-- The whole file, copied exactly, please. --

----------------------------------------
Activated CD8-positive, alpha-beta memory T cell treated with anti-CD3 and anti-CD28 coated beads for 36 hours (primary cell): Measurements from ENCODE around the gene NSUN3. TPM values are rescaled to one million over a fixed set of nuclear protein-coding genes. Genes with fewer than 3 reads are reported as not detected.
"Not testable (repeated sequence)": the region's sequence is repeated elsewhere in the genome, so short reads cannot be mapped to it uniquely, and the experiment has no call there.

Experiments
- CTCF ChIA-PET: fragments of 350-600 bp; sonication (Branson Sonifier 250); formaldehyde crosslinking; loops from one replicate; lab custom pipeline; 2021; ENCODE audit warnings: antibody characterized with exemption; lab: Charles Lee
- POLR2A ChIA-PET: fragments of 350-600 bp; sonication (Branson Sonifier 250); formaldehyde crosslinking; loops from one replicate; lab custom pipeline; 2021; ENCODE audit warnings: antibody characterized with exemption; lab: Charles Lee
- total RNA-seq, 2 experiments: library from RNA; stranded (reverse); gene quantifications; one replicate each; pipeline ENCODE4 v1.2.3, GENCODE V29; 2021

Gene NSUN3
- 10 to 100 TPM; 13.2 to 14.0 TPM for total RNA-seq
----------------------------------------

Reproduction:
Activated CD8-positive, alpha-beta memory T cell treated with anti-CD3 and anti-CD28 coated beads for 36 hours (primary cell): Measurements from ENCODE around the gene NSUN3. TPM values are rescaled to one million over a fixed set of nuclear protein-coding genes. Genes with fewer than 3 reads are reported as not detected.
"Not testable (repeated sequence)": the region's sequence is repeated elsewhere in the genome, so short reads cannot be mapped to it uniquely, and the experiment has no call there.

Experiments
- CTCF ChIA-PET: fragments of 350-600 bp; sonication (Branson Sonifier 250); formaldehyde crosslinking; loops from one replicate; lab custom pipeline; 2021; ENCODE audit warnings: antibody characterized with exemption; lab: Charles Lee
- POLR2A ChIA-PET: fragments of 350-600 bp; sonication (Branson Sonifier 250); formaldehyde crosslinking; loops from one replicate; lab custom pipeline; 2021; ENCODE audit warnings: antibody characterized with exemption; lab: Charles Lee
- total RNA-seq, 2 experiments: library from RNA; stranded (reverse); gene quantifications; one replicate each; pipeline ENCODE4 v1.2.3, GENCODE V29; 2021

Gene NSUN3
- 10 to 100 TPM; 13.2 to 14.0 TPM for total RNA-seq